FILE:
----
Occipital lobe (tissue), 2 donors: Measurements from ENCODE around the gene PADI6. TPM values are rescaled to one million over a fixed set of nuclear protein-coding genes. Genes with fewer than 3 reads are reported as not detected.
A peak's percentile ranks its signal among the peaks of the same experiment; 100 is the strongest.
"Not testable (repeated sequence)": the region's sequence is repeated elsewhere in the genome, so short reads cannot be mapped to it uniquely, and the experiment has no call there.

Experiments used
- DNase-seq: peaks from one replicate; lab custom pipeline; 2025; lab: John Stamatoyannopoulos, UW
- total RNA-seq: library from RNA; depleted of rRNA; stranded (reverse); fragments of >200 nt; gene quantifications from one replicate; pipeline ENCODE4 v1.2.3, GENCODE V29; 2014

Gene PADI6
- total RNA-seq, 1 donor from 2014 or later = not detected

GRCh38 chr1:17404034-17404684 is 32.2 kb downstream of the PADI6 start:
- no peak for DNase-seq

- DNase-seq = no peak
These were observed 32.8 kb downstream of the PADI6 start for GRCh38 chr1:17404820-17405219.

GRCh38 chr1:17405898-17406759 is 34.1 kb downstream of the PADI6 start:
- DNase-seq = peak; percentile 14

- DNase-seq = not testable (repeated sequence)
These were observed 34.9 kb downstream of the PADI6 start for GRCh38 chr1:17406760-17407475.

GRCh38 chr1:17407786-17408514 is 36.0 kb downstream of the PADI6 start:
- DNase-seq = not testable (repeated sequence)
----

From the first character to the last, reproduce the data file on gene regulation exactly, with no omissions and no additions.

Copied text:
Occipital lobe (tissue), 2 donors: Measurements from ENCODE around the gene PADI6. TPM values are rescaled to one million over a fixed set of nuclear protein-coding genes. Genes with fewer than 3 reads are reported as not detected.
A peak's percentile ranks its signal among the peaks of the same experiment; 100 is the strongest.
"Not testable (repeated sequence)": the region's sequence is repeated elsewhere in the genome, so short reads cannot be mapped to it uniquely, and the experiment has no call there.

Experiments used
- DNase-seq: peaks from one replicate; lab custom pipeline; 2025; lab: John Stamatoyannopoulos, UW
- total RNA-seq: library from RNA; depleted of rRNA; stranded (reverse); fragments of >200 nt; gene quantifications from one replicate; pipeline ENCODE4 v1.2.3, GENCODE V29; 2014

Gene PADI6
- total RNA-seq, 1 donor from 2014 or later = not detected

GRCh38 chr1:17404034-17404684 is 32.2 kb downstream of the PADI6 start:
- no peak for DNase-seq

- DNase-seq = no peak
These were observed 32.8 kb downstream of the PADI6 start for GRCh38 chr1:17404820-17405219.

GRCh38 chr1:17405898-17406759 is 34.1 kb downstream of the PADI6 start:
- DNase-seq = peak; percentile 14

- DNase-seq = not testable (repeated sequence)
These were observed 34.9 kb downstream of the PADI6 start for GRCh38 chr1:17406760-17407475.

GRCh38 chr1:17407786-17408514 is 36.0 kb downstream of the PADI6 start:
- DNase-seq = not testable (repeated sequence)